Over the last few weeks, folks around the country have felt the disorienting effects of having their routine disrupted.
Suddenly people are working from home, going to school online, juggling childcare and household management with Zoom meetings and due dates. Instead of a morning commute, they are figuring out how to troubleshoot conference calls. Instead of dropping kids at school, they are scanning Khan Academy to help with 4th grade math.
The regular schedules and consistent expectations that we have had, and the usual habits and routines that accompany them, have all been turned upside down in a moment of social distancing and mandatory lockdowns. These changes may make us feel inconvenienced at best and perhaps debilitatingly anxious at worst.
What if this is how life was all the time? What if the thing that made the world make sense was your schedule? Sure, routines help all of us, even if only subconsciously. But what if you depended on the structure and schedule to help you just make it through the day – in a literal, concrete sense? And how would it feel to be unable to communicate how disruptions to that schedule made you feel?
For William, this is what life is like every day. William is the second of my 5 children, my firstborn son. He was diagnosed with autism when he was 2 years, 4 months, and 5 days old. While that was the day our world changed, the world had always been a difficult place for him. Willie is 21 now and lives in a group home for adults with disabilities. Schedules aren’t just important to him; schedules help ground him in the reality of experience, help his brain to make sense of the deluge of input at every moment.
Early on he was exceptionally sensitive to even the slightest change in schedule. If dinner was at 6:10 instead of 6:00, he would be concerned. Wait until 6:20 and he would become agitated. 6:30? You don’t want to see what that meltdown looks like.
William functions at his best when he has a clearly defined schedule and clear expectations for what his day will bring. Many people with autism do. They are trying to understand and function in the world with a brain that works differently, a brain that is overwhelmed with input. A useful metaphor for this experience is like being at a rock concert every moment of the day. Schedules help folks like Willie to make sense of the world and bring some order to the chaos.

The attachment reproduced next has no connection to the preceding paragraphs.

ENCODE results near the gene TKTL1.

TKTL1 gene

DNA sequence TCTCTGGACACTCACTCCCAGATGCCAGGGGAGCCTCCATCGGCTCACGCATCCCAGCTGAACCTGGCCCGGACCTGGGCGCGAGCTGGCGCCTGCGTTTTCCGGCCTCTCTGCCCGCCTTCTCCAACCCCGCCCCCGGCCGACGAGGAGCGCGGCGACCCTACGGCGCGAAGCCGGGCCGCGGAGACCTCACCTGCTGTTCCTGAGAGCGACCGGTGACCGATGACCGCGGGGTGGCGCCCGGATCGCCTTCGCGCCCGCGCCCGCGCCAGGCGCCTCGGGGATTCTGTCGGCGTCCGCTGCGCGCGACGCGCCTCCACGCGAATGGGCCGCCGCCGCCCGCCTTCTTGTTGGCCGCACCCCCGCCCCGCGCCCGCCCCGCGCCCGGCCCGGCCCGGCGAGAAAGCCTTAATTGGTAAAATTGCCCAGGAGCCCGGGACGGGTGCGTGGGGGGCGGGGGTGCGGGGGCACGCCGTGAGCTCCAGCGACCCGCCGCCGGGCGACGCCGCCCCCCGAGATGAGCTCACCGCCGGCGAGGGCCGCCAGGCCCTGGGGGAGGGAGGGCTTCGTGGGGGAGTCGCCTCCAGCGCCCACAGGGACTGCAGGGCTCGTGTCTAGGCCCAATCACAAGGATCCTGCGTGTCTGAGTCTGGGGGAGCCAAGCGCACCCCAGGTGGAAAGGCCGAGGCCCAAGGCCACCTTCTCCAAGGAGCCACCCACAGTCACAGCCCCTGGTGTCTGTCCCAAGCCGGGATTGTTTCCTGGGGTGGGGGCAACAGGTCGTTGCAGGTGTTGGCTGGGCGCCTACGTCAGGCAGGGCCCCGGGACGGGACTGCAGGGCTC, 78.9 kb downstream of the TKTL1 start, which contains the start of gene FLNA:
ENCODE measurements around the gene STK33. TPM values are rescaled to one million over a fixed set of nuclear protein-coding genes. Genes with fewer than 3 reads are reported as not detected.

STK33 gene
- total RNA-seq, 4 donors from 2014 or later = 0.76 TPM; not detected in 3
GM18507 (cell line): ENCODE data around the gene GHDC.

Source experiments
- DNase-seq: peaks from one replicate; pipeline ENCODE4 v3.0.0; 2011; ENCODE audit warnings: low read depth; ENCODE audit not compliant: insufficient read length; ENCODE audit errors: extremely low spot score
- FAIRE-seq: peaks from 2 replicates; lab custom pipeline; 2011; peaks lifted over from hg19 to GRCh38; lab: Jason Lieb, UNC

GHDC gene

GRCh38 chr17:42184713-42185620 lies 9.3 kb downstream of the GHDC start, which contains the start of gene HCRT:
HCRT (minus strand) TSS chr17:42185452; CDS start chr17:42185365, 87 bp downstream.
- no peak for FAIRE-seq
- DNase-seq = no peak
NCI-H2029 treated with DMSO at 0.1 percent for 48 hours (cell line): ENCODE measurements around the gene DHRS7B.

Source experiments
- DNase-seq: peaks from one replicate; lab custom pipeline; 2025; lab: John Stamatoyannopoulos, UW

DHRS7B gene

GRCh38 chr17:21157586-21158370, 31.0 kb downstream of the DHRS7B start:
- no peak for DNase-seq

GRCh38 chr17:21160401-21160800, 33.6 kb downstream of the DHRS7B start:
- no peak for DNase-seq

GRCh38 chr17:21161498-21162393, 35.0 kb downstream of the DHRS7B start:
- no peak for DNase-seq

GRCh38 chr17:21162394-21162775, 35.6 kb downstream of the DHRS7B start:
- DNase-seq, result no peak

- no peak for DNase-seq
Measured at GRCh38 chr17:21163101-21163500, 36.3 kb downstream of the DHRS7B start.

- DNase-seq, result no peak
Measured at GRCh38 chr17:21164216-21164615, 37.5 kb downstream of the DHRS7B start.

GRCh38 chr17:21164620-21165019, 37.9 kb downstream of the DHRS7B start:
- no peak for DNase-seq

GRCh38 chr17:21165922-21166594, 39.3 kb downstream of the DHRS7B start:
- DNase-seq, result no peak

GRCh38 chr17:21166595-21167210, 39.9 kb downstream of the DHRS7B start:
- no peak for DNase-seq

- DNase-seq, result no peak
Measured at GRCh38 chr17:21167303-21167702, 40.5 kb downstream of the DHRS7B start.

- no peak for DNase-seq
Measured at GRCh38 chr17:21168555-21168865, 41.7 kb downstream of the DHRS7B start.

And how many folks like Willie are there? The Centers for Disease Control and Prevention estimates that about 1 in 59 children in the U.S. has been diagnosed with autism spectrum disorder. Given that autism is a spectrum disorder, people have varying levels of abilities across this spectrum. Not every person with autism is like Willie. Individuals with autism are still unique individuals.
As we all learn to deal with the disruption that our current world crisis brings, I ask that you take just a moment to remember those like my Willie. Those folks who have been struggling with these challenges for literally every moment of their lives. I ask that you think about how this crisis has impacted those who think differently and have different abilities. Difficult times are never equally difficult. Some of our neighbors feel the challenges more acutely. And some of them, like Willie, are nonverbal and unable to express their anxiety other than through their behavior.
The first step to making a difference is being aware. Autism Awareness Month is about understanding that not everyone sees and experiences the world in the same way. This difference is both the beauty and the challenge of autism, and people like Willie who are just trying to exist in a world that didn’t make sense even before a global pandemic. Please remember folks like Willie at this time, learn about the broad spectrum of autism, and look for ways to make a difference in your community.
The United Nations sanctioned World Autism Day for April 2. Consider visiting the websites of the Interagency Autism Coordinating Committee of the U.S. Department of Health and Human Services and other organizations like Autism Speaks, Autism Society of America, or the Autistic Self Advocacy Network. There are several other organizations.
If you are interested in children’s books for discussing autism, I personally recommend Andy and His Yellow Frisbee and Ian’s Walk. Willie’s brothers and sisters, one of whom is a student here at NCU, appreciated a couple of books geared toward siblings, including Views from Our Shoes, Everybody is Different and Autism Through a Sister’s Eyes. There are many other books you can find with a quick search of the internet.
If you are someone you know is experiencing acute struggles related to autism, please reach out for help. If you are an NCU employee, you have access to the Employee Assistance Program through your HR benefits. If you are an NCU student, reach out to your Academic and Finance Advisor.
Barbara Hall, Director of Curriculum
School of Education
This blog post was written in collaboration with my husband, Jeff Hall, a writer who blogs at https://wmjehall.com/.